A friend of mine told me that he saw the “D” word in a book once, so he threw it away.
“It couldn’t possibly have any real value if it was written by someone who uses the ‘D’ word,” he told me. “Quite frankly, I just don’t want to have anything to do with any person who says ‘d--’ or ‘d--’, or even ‘d--ed’.”
He then proceeded to explain that the book had challenged his mind. Made him examine his beliefs. But that, you see, made him uncomfortable. And the language…well, that was just too much. He preferred the watered-down, “G-Rated” type of literature, where fake people living in a two-dimensional world never say anything harsher than “gosh” or “darn,” except for possibly (horrors!!) the occasional “fiddlesticks.”
So he threw the book away. Tossed it right in the circular file at the end of his desk. Then he curled up on the bed and read some inspirational Words of Wisdom from a little pamphlet with pretty flowers on the front cover. Clean. Safe. Comfortable. And eventually he fell asleep feeling pretty good about himself.
From time to time he would chastice the rest of us for reading such trash as The Adventures of Huckleberry Finn (“They use the ‘N’ word a lot, don’t they?’), or Shakespeare’s Hamlet (“Too much violence…”), or even "Little Red Riding Hood" (“Sexual metaphors, you know…”). Surely, he warned us, we would one day pay for our wanton and reckless reading habits.
I asked him once if he didn’t think he might be missing out on something by having cut so much great literature out of his life. After a moment’s thought he admitted, with a certain amount of reluctance, that there were times when he did not feel quite as well-rounded as the rest of us. Sometimes he felt out of place, and had trouble relating to the rest of us because we had all done so much more reading than he had.
“On the other hand,” he noted, “in the long run I’ll only be missing out on a couple of thousand books in my lifetime…only a few of which might have ever had a chance of actually affecting my life in some profound way. Better to cut the cancer of profanity out of my life than to read so many books…”
* * *
The old copy of the Oxford American Dictionary I keep on my desk at home lists the word censor as “a person authorized to examine letters, books, films, etc. and remove or ban anything regarded as harmful.”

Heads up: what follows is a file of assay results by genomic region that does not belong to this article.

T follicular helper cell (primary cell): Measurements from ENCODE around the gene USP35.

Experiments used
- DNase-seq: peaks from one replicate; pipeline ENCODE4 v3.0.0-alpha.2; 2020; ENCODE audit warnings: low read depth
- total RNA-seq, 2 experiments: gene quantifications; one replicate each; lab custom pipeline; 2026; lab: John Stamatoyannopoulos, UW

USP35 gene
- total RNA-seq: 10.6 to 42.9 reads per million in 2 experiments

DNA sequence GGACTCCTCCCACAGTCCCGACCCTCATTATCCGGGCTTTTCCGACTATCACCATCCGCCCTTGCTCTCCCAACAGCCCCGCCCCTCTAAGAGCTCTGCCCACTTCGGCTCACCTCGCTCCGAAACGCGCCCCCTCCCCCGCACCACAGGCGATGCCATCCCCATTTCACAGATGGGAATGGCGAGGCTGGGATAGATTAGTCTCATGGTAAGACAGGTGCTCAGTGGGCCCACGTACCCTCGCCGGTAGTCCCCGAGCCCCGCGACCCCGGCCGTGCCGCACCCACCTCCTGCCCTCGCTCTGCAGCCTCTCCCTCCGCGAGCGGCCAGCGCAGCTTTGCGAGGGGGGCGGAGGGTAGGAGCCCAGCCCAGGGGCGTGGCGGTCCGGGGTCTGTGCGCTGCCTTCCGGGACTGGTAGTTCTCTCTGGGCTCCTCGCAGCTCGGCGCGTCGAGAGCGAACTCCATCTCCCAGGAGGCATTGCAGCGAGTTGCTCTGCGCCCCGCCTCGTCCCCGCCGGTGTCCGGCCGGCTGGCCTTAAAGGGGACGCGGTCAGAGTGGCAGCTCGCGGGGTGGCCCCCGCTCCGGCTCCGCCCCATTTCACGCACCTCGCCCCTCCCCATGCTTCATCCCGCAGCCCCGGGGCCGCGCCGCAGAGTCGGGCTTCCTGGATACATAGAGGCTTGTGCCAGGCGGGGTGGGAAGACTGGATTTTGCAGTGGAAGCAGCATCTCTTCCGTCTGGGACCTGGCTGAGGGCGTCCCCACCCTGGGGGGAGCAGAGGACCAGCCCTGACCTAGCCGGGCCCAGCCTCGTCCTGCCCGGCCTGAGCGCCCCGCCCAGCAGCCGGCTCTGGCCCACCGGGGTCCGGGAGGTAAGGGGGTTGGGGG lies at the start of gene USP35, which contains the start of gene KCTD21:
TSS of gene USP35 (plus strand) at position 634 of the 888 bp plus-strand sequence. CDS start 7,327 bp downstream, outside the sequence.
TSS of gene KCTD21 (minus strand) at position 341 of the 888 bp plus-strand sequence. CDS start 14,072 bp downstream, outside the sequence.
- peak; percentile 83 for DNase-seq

Traditionally, most censors have tended to be religious leaders, claiming to have the sanction of a Higher Authority. Christianity, Judaism, Islam...the Higher Authority may vary from one group to the next, but the basic message was the same: “Only we know what is good for you.”
Then a certain group of Europeans decided that such activities constituted a form of persecution. So they fled their homeland, settled on a new continent, and eventually fought and won a revolution in order to form a new nation where such things could not take place. And over the course of the next 235 years their descendents have perfected this new nation to the point where today we seem to be right back where they started from.
Ironic, isn’t it? The same First Amendment of the U.S. Constitution that gives a "thumbs down" to censorship also forbids the establishment of a single state religion. And yet there is a great many people in this nation who would have us believe that you can't truly be an American unless you swear fealty to one particular religion. Which, of course, is the very kind of attitude that original group of settlers were trying to flee in the first place.
The tradition that America was founded as a Christian nation isn’t necessarily true; it WAS founded by men - many of whom happened to be Christians and were guided by Christian principles, but not all of them by any means - who understood that religion should play NO role in governmental affairs. They knew that while individual men and women may each be guided by their own religious principles, the government represents ALL of the people REGARDLESS of their religious affiliation.
America may be a Christian nation, but it is also a Jewish nation, a Moslem nation, a Hindu nation, a Tao nation, a Druid nation, an Atheistic nation, and in some quarters - like it or not - a Satanic nation. Those of us who worship as Christians (and lest there be any misunderstanding, I count myself among that number) may not agree with the tenets of any other religion, but that doesn’t make those religions any less important or meaningful to those who do not agree with the tenets of ours.
With me so far? Now consider this: If the government’s acceptance of one religious doctrine above all others conflicts with the notion of the separation of Church and State, as set forth in the First Amendment, then it stands to reason that using one religious doctrine as a basis for censorship - which is supposed to be illegal anyway - must also be in conflict with that idea.